The transformations are applied from right to left so, in this example, since the translation is the second input to the multiplication node, it will be the rightmost transformation. The following example assumes that your cube is centered at (0,0,0).
- The object's origin is at (0,0,0)
- Translation: the object is translated in the x axis by 3 units, so it's new origin is at (3,0,0) (at this point its orientation remains unchanged).
- Rotation: now the object is rotated around the global Z axis, through the world's origin (0,0,0). i.e. the pivot point is (0,0,0), but the object starts at (3,0,0), so it moves on the circumference of a circle centered at (0,0,0) and of radius 3. Since the axis of rotation does not go through the center of the object, but through (0,0,0), the object is both translated and rotated. In the example below, the angle of rotation is 45 degrees.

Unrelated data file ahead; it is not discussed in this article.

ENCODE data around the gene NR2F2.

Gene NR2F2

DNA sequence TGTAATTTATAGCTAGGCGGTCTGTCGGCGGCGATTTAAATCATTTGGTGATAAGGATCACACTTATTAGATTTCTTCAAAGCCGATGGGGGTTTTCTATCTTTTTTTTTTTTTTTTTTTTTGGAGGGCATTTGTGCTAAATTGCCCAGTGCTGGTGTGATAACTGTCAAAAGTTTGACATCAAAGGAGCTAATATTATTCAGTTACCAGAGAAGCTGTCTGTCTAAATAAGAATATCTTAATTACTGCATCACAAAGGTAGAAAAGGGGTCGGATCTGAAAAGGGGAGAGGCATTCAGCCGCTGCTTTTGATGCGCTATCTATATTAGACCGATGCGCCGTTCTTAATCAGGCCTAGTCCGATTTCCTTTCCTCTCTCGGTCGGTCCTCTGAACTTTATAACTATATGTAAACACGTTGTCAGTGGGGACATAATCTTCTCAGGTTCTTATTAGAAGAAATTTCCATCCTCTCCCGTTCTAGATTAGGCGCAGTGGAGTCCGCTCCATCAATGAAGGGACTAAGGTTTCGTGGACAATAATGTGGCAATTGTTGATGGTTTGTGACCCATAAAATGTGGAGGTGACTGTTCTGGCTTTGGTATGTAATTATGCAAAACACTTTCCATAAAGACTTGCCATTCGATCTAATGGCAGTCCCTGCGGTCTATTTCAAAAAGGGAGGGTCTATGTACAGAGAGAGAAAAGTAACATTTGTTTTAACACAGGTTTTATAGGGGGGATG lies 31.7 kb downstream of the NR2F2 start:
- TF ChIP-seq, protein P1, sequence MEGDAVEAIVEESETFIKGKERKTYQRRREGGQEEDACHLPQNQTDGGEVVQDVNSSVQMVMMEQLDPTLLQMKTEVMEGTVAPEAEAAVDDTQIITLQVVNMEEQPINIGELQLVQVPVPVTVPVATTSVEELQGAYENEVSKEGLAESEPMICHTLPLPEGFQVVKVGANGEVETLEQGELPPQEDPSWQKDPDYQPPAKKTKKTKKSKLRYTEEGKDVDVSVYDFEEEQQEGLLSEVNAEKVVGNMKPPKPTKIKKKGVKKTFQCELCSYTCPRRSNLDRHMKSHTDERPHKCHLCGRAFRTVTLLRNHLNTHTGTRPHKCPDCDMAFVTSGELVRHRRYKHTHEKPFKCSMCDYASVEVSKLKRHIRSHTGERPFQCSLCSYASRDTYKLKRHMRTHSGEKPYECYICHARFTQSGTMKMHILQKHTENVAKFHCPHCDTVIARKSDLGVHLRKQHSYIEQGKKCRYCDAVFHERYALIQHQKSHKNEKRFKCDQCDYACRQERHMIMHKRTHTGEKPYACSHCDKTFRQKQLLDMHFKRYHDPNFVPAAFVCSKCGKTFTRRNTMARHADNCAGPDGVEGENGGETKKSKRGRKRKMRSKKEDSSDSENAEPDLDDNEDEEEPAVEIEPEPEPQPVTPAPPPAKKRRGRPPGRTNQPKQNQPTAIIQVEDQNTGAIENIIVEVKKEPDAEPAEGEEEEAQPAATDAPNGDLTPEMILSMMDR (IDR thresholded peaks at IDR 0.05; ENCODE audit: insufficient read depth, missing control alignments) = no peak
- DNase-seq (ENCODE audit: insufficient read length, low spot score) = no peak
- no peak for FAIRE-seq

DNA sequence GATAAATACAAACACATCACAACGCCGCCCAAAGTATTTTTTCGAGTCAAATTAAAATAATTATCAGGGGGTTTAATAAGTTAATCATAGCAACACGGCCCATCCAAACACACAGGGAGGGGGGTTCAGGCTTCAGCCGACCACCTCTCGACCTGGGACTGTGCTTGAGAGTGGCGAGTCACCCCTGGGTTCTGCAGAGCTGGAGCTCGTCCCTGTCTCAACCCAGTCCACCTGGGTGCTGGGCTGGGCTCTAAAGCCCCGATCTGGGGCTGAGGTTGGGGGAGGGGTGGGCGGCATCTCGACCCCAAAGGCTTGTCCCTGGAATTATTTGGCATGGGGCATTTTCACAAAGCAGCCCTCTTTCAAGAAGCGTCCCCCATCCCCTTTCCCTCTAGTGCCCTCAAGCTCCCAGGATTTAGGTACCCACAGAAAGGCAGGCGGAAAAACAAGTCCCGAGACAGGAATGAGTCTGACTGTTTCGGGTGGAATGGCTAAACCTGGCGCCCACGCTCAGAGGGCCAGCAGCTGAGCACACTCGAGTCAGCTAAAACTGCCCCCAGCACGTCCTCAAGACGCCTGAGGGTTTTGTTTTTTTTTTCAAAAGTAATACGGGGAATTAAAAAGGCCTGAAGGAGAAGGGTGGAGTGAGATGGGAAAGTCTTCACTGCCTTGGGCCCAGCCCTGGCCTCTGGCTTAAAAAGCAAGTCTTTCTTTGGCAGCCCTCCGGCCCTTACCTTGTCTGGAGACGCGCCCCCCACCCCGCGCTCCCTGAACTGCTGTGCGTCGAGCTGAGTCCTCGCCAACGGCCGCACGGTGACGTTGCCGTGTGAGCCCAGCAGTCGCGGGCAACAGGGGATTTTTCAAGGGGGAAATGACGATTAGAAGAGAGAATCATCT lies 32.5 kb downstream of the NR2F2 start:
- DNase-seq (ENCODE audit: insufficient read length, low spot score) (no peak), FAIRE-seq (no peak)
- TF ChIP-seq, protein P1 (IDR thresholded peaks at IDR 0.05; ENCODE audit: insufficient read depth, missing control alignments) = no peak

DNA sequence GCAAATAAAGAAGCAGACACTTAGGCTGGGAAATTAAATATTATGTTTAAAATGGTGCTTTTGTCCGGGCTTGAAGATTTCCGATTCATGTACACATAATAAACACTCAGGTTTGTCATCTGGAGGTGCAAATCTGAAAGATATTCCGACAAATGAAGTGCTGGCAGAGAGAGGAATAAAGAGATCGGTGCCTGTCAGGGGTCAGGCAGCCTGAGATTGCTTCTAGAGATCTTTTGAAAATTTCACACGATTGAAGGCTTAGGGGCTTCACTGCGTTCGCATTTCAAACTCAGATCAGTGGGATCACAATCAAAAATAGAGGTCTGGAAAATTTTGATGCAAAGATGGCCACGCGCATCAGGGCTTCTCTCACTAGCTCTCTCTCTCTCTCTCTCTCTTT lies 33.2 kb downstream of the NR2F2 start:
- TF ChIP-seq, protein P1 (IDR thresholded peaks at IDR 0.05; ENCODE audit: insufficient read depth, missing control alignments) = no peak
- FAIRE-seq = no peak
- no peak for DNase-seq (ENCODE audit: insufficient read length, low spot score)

The animation node tree to implement this translate-first-rotate-second transformation could look like follows:
Now, as an exercise, let's switch the order of transformations to see what happens.
- Object rests at the origin (as before).
- Rotate around the global Z axis by angle of 45 degrees. Object's origin remains at (0,0,0), but local X and Y axis are rotated by 45 degrees CCW.
- Translate along the global X axis by 3 units. Origin is now at (3,0,0), and the local axis remain unchanged from step 2.
The animation node tree in this case is almost identical, but for the switch of inputs of the first Math Node